With malice toward some : treason and loyalty in the Civil War era / William A. Blair.
Chapel Hill : The University of North Carolina Press, 
419 pages ; 25 cm.
Littlefield history of the Civil War era.
"Few issues created greater consensus among Civil War-era northerners than the belief that the secessionists had committed treason. But as William A. Blair shows in this engaging history, the way politicians, soldiers, and civilians dealt with disloyalty varied widely. Citizens often moved more swiftly than federal agents in punishing traitors in their midst, forcing the government to rethink legal practices and definitions. In reconciling the northern contempt for treachery with a demonstrable record of judicial leniency toward the South, Blair illuminates the other ways that northerners punished perceived traitors, including confiscating slaves, arresting newspaper editors for expressions of free speech, and limiting voting. Ultimately, punishment for treason extended well beyond wartime and into the framework of Reconstruction policies, including the construction of the Fourteenth Amendment. Establishing how treason was defined not just by the Lincoln administration, Congress, and the courts but also by the general public, Blair reveals the surprising implications for North and South alike. "-- Provided by publisher.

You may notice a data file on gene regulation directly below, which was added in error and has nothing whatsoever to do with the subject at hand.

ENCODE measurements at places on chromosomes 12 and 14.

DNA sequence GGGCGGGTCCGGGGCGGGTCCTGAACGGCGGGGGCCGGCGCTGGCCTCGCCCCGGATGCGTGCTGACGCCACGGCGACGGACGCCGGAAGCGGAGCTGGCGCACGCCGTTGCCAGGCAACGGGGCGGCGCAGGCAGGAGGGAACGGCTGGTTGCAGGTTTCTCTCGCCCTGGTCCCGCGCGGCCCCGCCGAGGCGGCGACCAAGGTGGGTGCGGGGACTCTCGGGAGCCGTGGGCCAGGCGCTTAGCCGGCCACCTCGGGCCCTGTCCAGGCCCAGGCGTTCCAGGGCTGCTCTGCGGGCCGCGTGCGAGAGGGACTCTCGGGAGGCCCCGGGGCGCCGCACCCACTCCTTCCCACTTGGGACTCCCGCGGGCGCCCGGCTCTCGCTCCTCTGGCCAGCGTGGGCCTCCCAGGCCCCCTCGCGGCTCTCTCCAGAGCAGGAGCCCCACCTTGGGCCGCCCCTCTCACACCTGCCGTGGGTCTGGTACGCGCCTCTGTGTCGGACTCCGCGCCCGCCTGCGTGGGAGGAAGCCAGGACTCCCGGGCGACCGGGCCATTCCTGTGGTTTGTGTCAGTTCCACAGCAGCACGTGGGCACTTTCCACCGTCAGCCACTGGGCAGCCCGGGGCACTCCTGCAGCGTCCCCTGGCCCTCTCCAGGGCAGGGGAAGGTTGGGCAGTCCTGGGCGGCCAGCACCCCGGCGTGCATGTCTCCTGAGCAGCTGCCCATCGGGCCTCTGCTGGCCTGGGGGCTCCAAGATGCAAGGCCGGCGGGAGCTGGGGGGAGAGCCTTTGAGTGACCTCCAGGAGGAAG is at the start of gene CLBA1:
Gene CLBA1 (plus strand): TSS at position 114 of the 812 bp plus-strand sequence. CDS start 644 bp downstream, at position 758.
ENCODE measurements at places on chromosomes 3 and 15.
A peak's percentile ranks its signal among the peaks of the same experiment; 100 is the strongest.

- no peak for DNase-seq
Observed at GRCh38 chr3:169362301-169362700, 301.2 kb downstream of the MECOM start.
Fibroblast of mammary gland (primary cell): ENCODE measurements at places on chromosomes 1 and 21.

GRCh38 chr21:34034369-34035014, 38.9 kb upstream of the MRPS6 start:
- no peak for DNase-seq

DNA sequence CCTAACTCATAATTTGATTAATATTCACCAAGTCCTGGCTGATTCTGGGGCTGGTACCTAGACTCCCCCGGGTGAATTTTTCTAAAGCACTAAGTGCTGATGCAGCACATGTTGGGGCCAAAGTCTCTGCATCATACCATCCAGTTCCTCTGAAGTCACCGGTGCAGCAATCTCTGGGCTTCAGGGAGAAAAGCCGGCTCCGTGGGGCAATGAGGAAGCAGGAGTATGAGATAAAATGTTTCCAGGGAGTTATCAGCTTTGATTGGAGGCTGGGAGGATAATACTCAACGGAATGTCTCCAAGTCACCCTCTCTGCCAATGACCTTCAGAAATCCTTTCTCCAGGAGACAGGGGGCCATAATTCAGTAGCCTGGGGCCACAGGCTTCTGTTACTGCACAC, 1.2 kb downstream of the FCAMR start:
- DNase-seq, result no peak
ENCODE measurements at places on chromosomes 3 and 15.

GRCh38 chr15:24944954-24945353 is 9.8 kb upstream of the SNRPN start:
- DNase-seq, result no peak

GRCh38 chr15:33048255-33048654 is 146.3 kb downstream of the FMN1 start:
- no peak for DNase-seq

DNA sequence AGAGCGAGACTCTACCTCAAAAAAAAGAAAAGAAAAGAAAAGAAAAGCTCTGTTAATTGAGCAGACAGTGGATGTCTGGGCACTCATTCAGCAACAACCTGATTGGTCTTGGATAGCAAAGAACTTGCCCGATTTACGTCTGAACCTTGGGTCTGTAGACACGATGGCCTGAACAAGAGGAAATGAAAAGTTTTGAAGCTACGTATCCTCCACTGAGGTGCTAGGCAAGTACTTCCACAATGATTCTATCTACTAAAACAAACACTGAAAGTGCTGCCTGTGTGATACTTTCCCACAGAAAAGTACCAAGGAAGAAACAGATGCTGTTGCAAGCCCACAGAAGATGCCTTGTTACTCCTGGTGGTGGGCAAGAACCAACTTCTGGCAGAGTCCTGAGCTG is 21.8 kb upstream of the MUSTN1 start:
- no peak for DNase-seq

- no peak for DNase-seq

Bibliography, etc. Note
Includes bibliographical references (pages 347-397) and index.
KF9392 .B53 2014
9781469614052 hardback 1469614057 hardback 9781469614069 (ebook)